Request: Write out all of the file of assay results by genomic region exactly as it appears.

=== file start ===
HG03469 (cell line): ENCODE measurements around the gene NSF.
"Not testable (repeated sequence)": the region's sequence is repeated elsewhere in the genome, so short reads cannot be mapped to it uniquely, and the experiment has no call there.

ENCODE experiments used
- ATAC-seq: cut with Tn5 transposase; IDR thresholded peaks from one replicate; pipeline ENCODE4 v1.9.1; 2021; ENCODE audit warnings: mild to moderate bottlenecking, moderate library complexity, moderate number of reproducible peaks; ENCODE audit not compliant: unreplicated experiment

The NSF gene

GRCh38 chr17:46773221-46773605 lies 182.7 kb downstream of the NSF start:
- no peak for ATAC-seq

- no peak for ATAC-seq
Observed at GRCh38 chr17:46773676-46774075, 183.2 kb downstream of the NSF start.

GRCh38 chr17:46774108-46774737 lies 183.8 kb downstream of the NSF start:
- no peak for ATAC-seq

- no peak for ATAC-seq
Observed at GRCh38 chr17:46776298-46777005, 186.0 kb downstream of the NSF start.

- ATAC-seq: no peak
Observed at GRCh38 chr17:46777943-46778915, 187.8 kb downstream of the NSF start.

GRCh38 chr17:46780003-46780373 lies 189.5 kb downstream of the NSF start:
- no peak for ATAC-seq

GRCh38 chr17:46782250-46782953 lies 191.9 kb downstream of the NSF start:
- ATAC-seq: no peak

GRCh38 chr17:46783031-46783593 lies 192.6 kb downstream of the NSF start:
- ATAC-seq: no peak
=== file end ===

HG03469 (cell line): ENCODE measurements around the gene NSF.
"Not testable (repeated sequence)": the region's sequence is repeated elsewhere in the genome, so short reads cannot be mapped to it uniquely, and the experiment has no call there.

ENCODE experiments used
- ATAC-seq: cut with Tn5 transposase; IDR thresholded peaks from one replicate; pipeline ENCODE4 v1.9.1; 2021; ENCODE audit warnings: mild to moderate bottlenecking, moderate library complexity, moderate number of reproducible peaks; ENCODE audit not compliant: unreplicated experiment

The NSF gene

GRCh38 chr17:46773221-46773605 lies 182.7 kb downstream of the NSF start:
- no peak for ATAC-seq

- no peak for ATAC-seq
Observed at GRCh38 chr17:46773676-46774075, 183.2 kb downstream of the NSF start.

GRCh38 chr17:46774108-46774737 lies 183.8 kb downstream of the NSF start:
- no peak for ATAC-seq

- no peak for ATAC-seq
Observed at GRCh38 chr17:46776298-46777005, 186.0 kb downstream of the NSF start.

- ATAC-seq: no peak
Observed at GRCh38 chr17:46777943-46778915, 187.8 kb downstream of the NSF start.

GRCh38 chr17:46780003-46780373 lies 189.5 kb downstream of the NSF start:
- no peak for ATAC-seq

GRCh38 chr17:46782250-46782953 lies 191.9 kb downstream of the NSF start:
- ATAC-seq: no peak

GRCh38 chr17:46783031-46783593 lies 192.6 kb downstream of the NSF start:
- ATAC-seq: no peak